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Conference paper

Design, Fabrication and Dynamic Testing of Insect-inspired Nano Air Vehicles

S. Grondel, D. Faux (Univ. Polytechnique Hauts-de-France, France), M. de la Bigne, A. Itawi (Univ. Polytechnique Hauts-de-France and Arts et Métiers, France), M. Zwingelstein, S. Ghenna, C. Soyer, E. Cattan (Univ. Polytechnique Hauts-de-France, France), O. Thomas (Arts et Métiers, France)

Since few years, there is a growing interest for small-scale aerial vehicles due to their very promising applications for indoor inspection. However, nano aerial vehicles are not simply smaller versions of full-size drones and there are many scientific and technological challenges to solve before they can become operational. When scaling down, a potential solution is to draw inspiration from nature and especially from the small birds and flying insect’s species to design and fabricate nano air vehicles. In this context, the aims of this work are to outline the proposed bioinspired approach and to present the different original concepts deployed to tackle such an issue, before to analyse carefully the simulated and experimental results. The first idea was to use an actuation scheme based on biomimetic principles, i.e. principles that are directly inspired by observation of flying insects. In many insects, exoskeletal deformations induce indirectly wing movements. More precisely, the thorax behaves as a damped structure where the wing joints are specialised to transmit large strain amplitude from the musculature to the wings while the scutum via indirect actuation stores and recovers elastic energy. On this basis, we proposed to use an indirect actuation based on an electromagnetic actuator and a thorax design with a concise transmission for the nano air vehicle. Moreover, the electromagnetic actuator was optimized to control the vibrating amplitudes whilst at the same time minimizing its mass. A second idea was to address the design of the elastic structure of artificial wings to reproduce insect wings kinematics. Our bioinspired kinematics relies on the original concept of using the resonant properties of the wing structure in order to combine the motion of two vibration modes, a flapping and a twisting mode, in a quadrature phase shift. One way of achieving this particular combination was to optimize the geometry and elastic characteristics of the flexible structure such that the two modes are successive in the eigenspectrum and close in frequency. For such a purpose, a semi-analytical model, based on assembled Euler-Bernoulli beams, was developed to understand, compute and optimize the artificial wing dynamic vibrations. This model has served to show that it was possible to obtain several artificial wing structures with a flapping and a twisting mode close in frequency. However, as insect wings consist of a complex geometry with supporting veins and very thin flexible membranes, it was also essential to find a technology able to realize microstructures with a high precision, a good reproducibility and with the adapted materials. To answer to this problem, the novelty was to use the standard technologies of Microelectromechanical systems. Such a technology not only allows selecting appropriate materials for the artificial wings but also paves the way to a future fully integrated micro device in the thorax, i.e. including a microcontroller and a micro battery. After an overview of SU-8 and Parylene photoresist structures and their functions in the insect-inspired nano air vehicle, we demonstrated that the prepared polymer wings were faithful to real wings in terms of both geometric properties and mechanical characteristics. Once the design of the global structure optimized through simulations, a polymeric prototype was micromachined with a wingspan of 3 cm, flexible wings and a single actuator for a total mass of 22 mg. Then a dedicated lift force measurement bench was developed and used to demonstrate a lift force equivalent to the prototype weight. Finally, at the maximum lift frequency, high-speed camera measurements confirmed a kinematics of the flexible wings with flapping and twisting motions in phase quadrature as expected. The results obtained set vibrating wing as a compelling example of lift creation present in nature, and shed light on some of the biomimetic principles used by flying insects.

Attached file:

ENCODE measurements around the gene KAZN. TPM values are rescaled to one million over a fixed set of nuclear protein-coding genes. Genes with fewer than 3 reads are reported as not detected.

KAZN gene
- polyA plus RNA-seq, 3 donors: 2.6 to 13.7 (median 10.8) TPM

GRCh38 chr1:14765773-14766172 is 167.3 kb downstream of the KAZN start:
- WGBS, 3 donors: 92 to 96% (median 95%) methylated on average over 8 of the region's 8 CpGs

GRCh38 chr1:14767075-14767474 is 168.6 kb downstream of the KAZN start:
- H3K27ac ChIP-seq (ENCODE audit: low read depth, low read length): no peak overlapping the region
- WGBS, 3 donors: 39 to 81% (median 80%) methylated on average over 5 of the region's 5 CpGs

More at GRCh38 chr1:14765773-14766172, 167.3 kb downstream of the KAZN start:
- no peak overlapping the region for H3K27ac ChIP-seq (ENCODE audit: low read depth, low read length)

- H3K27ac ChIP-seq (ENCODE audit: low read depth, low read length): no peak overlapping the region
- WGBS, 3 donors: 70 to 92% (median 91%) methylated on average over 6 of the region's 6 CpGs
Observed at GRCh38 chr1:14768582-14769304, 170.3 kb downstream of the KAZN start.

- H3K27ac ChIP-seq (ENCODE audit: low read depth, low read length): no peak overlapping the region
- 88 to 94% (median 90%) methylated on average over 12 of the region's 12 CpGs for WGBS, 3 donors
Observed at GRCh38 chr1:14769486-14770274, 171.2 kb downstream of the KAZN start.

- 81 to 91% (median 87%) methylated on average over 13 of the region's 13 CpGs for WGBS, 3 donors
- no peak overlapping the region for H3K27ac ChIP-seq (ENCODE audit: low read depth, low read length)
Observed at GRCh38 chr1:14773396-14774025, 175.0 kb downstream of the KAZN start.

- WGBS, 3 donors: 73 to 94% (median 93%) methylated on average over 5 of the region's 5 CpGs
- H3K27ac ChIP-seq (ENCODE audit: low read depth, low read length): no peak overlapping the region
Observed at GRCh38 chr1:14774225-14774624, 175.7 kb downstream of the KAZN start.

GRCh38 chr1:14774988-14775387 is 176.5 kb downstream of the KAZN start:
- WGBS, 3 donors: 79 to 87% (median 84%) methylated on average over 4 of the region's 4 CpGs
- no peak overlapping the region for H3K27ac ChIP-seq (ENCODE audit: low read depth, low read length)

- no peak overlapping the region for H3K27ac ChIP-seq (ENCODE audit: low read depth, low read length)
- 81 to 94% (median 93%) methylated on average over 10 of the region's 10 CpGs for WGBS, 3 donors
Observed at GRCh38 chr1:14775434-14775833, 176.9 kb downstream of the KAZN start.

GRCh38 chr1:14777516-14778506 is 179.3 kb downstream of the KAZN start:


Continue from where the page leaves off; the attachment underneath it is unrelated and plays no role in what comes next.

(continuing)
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Receipt of papers:

March 15th, 2024

Notification of acceptance:

April 30th, 2024

Registration opening:

May 1st, 2024

Final paper versions:

May 15th, 2024